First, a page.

Real Music & Real Estate . . .

Yiddishe Cup’s bandleader, Bert Stratton, is Klezmer Guy.

He knows about the band biz and – check this out – the real estate biz too. So maybe he’s really Klezmer Landlord.

You may not care about the real estate biz. Hey, you may not care about the band biz. (See you.)

This is a blog with a gamy twist. It features tenants with snakes and skunks, and musicians with smoked fish in their pockets.

Stratton has written op-eds for the New York Times, Wall Street Journal and Washington Post.



I’m a funeral strategist. I advise mourners, like my wife, who occasionally gets disoriented at funerals. I don’t.

funeral strategistThe Jewish funeral parlor in Cleveland is BK Broiler (aka Berkowitz Kumin). Many funeral services are only 15 minutes. Others go way too long. It’s bad when too many relatives speak. Three relatives is plenty.  On the other hand, I once attended a funeral where nobody spoke. That was 12 minutes. The sweet spot is 25 minutes, with two to three personal eulogies.

I arrive at the funeral parlor 20 minutes before, to work the family room, where only relatives sit. I want to reminisce, catch up with friends.

A tip to eulogists, don’t say, “She enjoyed traveling in her later years.” That’s so boring. Talk about the person’s youth, instead.

BK Broiler employees wear dark suits and act polite. They never say anything off script. They say, “This ends our service here. Please go to your cars and turn on your lights.” The satin black, throw-away yarmulkes are always new, never recycled.

Why does B-K  have no windows, at least in the chapel? Are windows against Jewish law?  (Shuls must have windows, my rabbi told me.) Maybe mourners don’t want to see bums walk by.  Non-Jewish funeral parlors don’t have windows either, I’ve noticed. Think about it. Or don’t think about. It’s my job to think about it.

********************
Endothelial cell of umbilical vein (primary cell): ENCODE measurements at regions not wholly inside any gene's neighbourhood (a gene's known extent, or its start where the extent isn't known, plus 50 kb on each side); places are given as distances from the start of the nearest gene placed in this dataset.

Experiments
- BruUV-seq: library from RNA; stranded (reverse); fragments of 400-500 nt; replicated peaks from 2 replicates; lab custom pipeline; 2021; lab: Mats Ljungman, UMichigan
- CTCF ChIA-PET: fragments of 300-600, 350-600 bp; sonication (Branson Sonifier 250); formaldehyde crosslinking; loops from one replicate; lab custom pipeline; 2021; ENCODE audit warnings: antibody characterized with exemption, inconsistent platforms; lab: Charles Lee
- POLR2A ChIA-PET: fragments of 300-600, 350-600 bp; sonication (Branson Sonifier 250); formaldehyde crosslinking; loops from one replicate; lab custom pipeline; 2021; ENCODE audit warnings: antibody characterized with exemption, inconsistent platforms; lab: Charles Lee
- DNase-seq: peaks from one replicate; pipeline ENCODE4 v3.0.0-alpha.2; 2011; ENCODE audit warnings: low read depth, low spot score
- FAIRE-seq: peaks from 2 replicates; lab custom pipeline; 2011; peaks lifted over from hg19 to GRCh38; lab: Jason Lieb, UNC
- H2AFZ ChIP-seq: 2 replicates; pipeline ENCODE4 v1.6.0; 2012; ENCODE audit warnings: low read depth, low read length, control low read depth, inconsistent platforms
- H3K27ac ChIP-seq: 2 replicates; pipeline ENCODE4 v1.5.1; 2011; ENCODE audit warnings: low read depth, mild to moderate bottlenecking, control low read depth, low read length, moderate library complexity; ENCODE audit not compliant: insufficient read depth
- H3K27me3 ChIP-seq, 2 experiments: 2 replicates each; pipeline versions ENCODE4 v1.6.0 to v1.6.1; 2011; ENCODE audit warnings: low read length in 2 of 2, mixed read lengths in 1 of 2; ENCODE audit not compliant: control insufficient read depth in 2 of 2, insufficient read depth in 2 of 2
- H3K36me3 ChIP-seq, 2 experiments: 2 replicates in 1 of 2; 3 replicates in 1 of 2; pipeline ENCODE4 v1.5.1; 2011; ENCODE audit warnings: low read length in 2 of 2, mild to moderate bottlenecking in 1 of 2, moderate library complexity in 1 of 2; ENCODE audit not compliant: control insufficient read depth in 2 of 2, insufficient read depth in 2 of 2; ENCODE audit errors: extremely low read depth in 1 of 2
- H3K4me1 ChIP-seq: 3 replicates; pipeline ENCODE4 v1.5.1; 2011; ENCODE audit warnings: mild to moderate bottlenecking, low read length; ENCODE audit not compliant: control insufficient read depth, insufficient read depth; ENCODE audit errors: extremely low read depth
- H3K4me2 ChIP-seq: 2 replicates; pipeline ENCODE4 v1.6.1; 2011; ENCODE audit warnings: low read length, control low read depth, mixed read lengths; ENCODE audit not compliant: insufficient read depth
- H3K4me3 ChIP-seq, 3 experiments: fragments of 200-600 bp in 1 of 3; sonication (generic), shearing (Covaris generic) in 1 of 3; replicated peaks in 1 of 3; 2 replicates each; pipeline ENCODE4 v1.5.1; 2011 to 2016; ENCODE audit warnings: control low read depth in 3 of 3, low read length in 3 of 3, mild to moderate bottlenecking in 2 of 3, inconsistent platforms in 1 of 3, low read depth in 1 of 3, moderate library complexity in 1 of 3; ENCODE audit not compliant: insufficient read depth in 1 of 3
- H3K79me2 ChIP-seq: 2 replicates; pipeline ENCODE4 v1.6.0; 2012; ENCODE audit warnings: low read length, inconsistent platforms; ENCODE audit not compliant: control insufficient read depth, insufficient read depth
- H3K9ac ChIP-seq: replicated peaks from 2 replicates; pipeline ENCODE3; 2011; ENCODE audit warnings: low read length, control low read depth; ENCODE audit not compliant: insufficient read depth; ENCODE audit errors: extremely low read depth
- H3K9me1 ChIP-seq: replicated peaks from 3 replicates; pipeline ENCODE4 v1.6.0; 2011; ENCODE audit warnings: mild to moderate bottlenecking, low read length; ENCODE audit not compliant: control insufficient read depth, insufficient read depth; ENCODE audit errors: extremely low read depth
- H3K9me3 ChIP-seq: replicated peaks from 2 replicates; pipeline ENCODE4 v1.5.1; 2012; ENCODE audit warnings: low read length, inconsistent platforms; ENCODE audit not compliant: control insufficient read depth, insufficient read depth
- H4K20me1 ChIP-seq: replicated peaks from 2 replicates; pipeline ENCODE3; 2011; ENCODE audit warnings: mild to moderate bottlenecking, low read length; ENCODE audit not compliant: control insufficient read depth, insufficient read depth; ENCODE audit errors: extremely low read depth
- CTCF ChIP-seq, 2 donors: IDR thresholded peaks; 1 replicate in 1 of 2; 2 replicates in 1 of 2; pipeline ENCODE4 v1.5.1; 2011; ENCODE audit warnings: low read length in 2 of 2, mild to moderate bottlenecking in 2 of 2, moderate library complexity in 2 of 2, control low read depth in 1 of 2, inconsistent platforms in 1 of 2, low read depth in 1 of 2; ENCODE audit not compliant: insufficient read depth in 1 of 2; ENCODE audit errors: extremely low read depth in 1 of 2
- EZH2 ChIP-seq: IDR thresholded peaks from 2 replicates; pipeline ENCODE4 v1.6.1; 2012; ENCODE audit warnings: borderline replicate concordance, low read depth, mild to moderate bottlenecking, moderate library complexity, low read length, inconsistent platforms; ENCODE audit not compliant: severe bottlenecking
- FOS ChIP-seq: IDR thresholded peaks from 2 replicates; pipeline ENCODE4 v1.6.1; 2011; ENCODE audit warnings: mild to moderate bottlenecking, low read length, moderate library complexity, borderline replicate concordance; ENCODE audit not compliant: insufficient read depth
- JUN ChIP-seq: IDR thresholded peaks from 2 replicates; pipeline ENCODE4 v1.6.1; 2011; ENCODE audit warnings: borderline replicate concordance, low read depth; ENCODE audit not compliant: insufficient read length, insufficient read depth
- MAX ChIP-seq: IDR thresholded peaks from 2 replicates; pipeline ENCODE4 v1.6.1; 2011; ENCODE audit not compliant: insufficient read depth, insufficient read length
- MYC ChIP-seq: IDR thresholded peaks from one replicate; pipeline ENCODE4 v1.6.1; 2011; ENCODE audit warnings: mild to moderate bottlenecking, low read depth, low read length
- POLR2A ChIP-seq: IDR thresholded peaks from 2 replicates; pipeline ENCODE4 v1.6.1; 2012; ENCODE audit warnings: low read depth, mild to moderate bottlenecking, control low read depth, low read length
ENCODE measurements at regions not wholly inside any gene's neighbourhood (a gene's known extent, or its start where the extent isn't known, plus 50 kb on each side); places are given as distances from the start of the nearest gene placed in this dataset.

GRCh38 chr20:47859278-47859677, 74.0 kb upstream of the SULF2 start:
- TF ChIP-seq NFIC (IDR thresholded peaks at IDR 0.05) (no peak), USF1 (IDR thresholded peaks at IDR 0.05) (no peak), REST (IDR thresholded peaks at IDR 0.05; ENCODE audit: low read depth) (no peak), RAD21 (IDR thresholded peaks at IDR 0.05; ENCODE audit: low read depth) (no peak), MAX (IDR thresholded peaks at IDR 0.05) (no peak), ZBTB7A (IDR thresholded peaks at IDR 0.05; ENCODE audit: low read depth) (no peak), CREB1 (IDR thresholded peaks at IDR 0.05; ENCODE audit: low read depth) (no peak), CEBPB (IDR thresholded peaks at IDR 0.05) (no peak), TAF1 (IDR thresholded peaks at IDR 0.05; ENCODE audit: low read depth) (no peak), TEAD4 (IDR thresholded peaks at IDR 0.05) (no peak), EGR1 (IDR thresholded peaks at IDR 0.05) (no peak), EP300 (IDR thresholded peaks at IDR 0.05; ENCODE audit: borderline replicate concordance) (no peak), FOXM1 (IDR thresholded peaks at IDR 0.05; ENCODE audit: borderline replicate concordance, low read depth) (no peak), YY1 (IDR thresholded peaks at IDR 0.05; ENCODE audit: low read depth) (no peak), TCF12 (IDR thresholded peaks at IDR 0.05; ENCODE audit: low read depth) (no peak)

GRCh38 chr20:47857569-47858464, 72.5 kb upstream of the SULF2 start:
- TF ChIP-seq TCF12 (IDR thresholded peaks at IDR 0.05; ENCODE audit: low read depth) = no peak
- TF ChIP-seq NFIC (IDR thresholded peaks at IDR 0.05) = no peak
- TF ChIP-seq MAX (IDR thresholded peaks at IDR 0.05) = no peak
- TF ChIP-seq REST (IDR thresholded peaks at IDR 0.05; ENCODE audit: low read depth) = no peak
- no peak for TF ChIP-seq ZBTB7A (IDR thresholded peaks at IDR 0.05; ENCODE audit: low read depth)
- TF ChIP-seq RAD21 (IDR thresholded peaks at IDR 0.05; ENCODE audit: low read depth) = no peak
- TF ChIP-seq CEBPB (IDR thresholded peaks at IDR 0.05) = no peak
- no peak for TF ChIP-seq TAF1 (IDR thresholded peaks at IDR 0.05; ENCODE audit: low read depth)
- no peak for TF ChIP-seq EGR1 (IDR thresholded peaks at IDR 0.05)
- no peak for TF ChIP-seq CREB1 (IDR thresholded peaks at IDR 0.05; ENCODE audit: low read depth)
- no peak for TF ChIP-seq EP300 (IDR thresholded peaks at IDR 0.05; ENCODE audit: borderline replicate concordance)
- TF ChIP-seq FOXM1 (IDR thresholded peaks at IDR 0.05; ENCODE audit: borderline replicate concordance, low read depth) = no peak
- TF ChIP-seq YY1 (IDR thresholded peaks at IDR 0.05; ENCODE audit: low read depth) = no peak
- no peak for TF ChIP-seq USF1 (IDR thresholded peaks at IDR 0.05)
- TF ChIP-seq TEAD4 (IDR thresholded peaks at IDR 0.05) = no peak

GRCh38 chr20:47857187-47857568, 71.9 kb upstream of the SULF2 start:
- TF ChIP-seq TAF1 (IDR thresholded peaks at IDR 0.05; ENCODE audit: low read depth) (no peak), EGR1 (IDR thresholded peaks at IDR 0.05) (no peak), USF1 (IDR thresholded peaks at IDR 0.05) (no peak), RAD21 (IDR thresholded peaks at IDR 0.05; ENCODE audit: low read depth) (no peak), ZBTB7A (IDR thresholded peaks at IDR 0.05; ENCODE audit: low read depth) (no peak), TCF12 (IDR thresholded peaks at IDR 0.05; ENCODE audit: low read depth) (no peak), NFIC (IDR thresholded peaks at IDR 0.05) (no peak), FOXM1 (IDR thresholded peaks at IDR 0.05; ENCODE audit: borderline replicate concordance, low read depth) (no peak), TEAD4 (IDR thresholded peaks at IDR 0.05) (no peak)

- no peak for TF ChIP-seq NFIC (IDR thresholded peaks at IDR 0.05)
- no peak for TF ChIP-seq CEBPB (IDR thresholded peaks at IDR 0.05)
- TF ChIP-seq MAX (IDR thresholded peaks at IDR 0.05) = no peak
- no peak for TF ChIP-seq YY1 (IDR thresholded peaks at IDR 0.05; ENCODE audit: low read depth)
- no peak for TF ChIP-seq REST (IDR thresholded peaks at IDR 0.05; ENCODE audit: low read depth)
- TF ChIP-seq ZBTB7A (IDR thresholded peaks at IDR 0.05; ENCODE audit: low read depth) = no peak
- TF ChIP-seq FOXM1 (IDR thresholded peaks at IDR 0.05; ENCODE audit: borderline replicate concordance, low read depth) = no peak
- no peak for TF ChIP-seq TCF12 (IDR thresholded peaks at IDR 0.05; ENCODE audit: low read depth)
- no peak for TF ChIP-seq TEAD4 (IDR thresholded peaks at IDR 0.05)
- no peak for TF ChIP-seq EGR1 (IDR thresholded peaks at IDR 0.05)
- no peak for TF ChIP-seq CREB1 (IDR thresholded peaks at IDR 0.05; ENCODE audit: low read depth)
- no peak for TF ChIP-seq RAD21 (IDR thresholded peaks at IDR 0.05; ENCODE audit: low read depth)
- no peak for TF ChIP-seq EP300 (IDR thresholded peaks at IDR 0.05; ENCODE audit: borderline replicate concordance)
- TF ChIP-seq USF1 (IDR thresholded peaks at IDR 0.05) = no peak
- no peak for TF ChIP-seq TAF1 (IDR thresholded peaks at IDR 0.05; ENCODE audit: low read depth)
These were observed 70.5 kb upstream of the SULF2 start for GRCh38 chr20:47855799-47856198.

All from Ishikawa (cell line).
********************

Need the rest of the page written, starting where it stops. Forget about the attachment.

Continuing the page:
shareEmail this to someoneShare on FacebookTweet about this on Twitter


1 Dave Rowe { 03.02.16 at 9:59 am }

Lyle Lovett sings about liking funerals because you get to see people you won’t see “until the next time somebody dies.”

2 David Korn { 03.02.16 at 10:26 am }

Thank you for a nice little piece.

3 Ted { 03.02.16 at 1:37 pm }

I liked this one.

4 Ken Goldberg { 03.02.16 at 3:14 pm }

Why no windows? That’s an easy one:

a) Mourners don’t want strangers looking in, and attendees probably don’t want people to peer inside, either;
b) People at a funeral, or the preliminaries, should be concentrating on the depth and significance of what’s going on inside, not being tempted to look outside. The burial is entirely outside, anyway;
c) It seems that funerals go with a fairly dark atmosphere, and if there are windows, they’d provably be covered, so what’s the point? Also, covered windows sort of symbolize being shut out from the world – like being in a casket. Not an amenable image for a funeral – or anywhere else, either.

If the family or whoever is in charge want the blending with nature, then the whole enchilada can be held graveside – weather permitting.

5 Don Edwards { 03.03.16 at 10:17 am }

This piece completely nails it on funerals – thank you.
Windows in a funeral parlor would be unthinkable.

6 Harvey { 03.09.16 at 9:35 am }

You want BK freaky? You help carry your loved one’s casket to the hearse in the parking lot, they slide him in, slam the hatch, you turn around and one of the polite employees is handing you an audio CD of the service. The one that just ended seconds ago. Labeled, with the name of your loved one. Next!

Leave a Comment